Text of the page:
It is 1863, and London’s East End is the soot-covered hub of the greatest Empire the world has ever seen. Steamships cleave the oceans, and airships crisscross the skies. Fortunes are to be made, but not all are enriched.
In their struggle to survive, the Preston sisters could not have been more different. Molly the Lubber (a factory girl) lives with her mother; Dolly the Wagtail (one of the great city’s unfortunates) is an attraction at a famous bawdy house; and Polly the Mollisher (a criminal’s bedpartner) runs the Golden Bell public house, a hotbed of crime.
Molly is flattered when Mr. Lewellen, a handsome young draughtsman at the factory where she works, takes to escorting her home after her shift. The streets between Whitechapel and the London Docks are not for the faint-hearted. One morning arriving at work, Molly makes a horrifying discovery which sets into motion a series of events that may have international repercussions, and will either bring the sisters together, or see them killed.
Praise for Molly's Beau (Sisters Three 1)
"This is a wonderful and promising series."
-- 5 Stars from Ken T., Amazon Review
"Mikala Ash writes terrific stories about her steamy steampunk Victorian world and this is the latest offshoot. This book has more of a Victorian underbelly world vibe to it."
-- 4 Stars from Suzanne Irving, Kobo Review
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Molly's Beau (Sisters Three 1)
All rights reserved.
Copyright ©2023 Mikala Ash
Molly the Lubber
1863. Peach Lane, The Docklands. London.
Morning on that dreadful day unfolded as it usually did at number twelve Peach Lane. At half past three Constable Moore earned his weekly penny by banging on our communal front door. His purpose being to rouse our neighbour Mr. Lowry from his bed, and for his dutiful wife to follow. Her purpose: to prepare her husband’s breakfast of bread, cheese and offcuts of beef or pork to fortify him for his bloody labours at the slaughterhouse. The rest of the family, herself included, made do with porridge, and whatever scraps he left on his plate.
Across the hall that divided that family from ours, I had been snug in bed with my sister Holly. I had been dreaming of Mr. Lewellen, who had recently taken to escorting me home at close of shift. The other girls chided me that I was his favourite and teased me at every opportunity by asking when they would hear the chiming of church bells. Mr. Lewellen was a nice fellow of one and twenty, a few years older than me. He was handsome, with a hairless chin and lovely blue eyes. Like glowing cornflowers, they were. He had a quick and easy smile, with straight white teeth, and clean breath. Like me, he worked at the Allenby Marine Engineering Works, though he was a junior draftsman locked away with the scientists on the top floor, and I was a Lubber, lubricating the steam-belching machines that roared and rumbled on the factory floor.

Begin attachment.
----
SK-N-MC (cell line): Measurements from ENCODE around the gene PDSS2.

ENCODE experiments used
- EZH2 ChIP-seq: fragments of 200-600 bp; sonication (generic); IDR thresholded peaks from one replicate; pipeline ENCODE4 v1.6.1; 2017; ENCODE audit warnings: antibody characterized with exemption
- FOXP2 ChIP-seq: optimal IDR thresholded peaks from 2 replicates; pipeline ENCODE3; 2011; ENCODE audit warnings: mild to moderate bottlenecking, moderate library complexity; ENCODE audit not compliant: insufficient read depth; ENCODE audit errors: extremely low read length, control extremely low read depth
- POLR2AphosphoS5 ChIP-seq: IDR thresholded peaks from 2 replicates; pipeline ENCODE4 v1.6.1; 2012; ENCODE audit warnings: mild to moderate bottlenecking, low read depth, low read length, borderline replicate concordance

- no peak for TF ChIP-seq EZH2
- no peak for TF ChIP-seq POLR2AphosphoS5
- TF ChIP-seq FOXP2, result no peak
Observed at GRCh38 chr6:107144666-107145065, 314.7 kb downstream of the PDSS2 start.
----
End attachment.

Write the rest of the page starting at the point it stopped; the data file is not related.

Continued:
In my dream we had turned into Peach Lane, and he had stopped to buy me flowers from Matilda Digby who had her stand on the corner. The posey was quite fantastical, overflowing with sweet stocks, primroses, wallflowers, and lily of the valley, with a long-stemmed red rose rising splendidly from the centre. Mr. Lewellen was holding my hand and bent his head toward me, as if to whisper something, or perhaps to kiss me, when Constable Moore’s knocking shattered my innocent bliss.
I opened my eyes to the deep darkness of our bedroom, in which Mama, little Lolly, and six-year-old Holly and I slept. I lifted Holly’s thin arm and the raggedy doll she clutched off my chest and rolled out of bed. Shivering in the frigid air I bunched my chemise about my knees, and half-filled the chamber pot. I broke the ice on the water basin that rested on the three-legged chest of drawers and gave myself a quick wash. I hurriedly dressed in the unflattering Allenby Manufacturing uniform, a narrow-skirted dark blue dress. I checked young Lolly in her little bed, then Ma, who was sleeping uneasily, her breathing stertorous, and her skin clammy. I built up the kitchen fire, and prepared breakfast.
The rest of number twelve quickly came to life as it usually does. Across the hall, cramped into two rooms as we were, Mrs. Lowry was noisily making breakfast for her husband and their five children. Meanwhile, Mr. Lowry had stomped down the hallway past the back rooms occupied by the Hoop and Grover families, each parenting three children, through the back door to the outhouse. Upstairs in four double rooms, as many families stirred, men and women fornicated, and uncounted children cried for breakfast. Above them, in Rob Spinks’ penny-a-night rooms, fifty or more men and women, who had sheltered during the winter’s night, and shared the same pallets on the floor were rousted by Benjamin Polk, Spinks’ punisher, though he preferred the grandiose title Night Manager. All in all, close to a hundred souls slept under the roof of number twelve.
After feeding Holly, and helping Ma up so she could feed Lolly, I tied my bonnet under my chin, and struck out for work. With uncivil words Polk was evicting the last of his overnight boarders into the sooty snow when I reached the steps.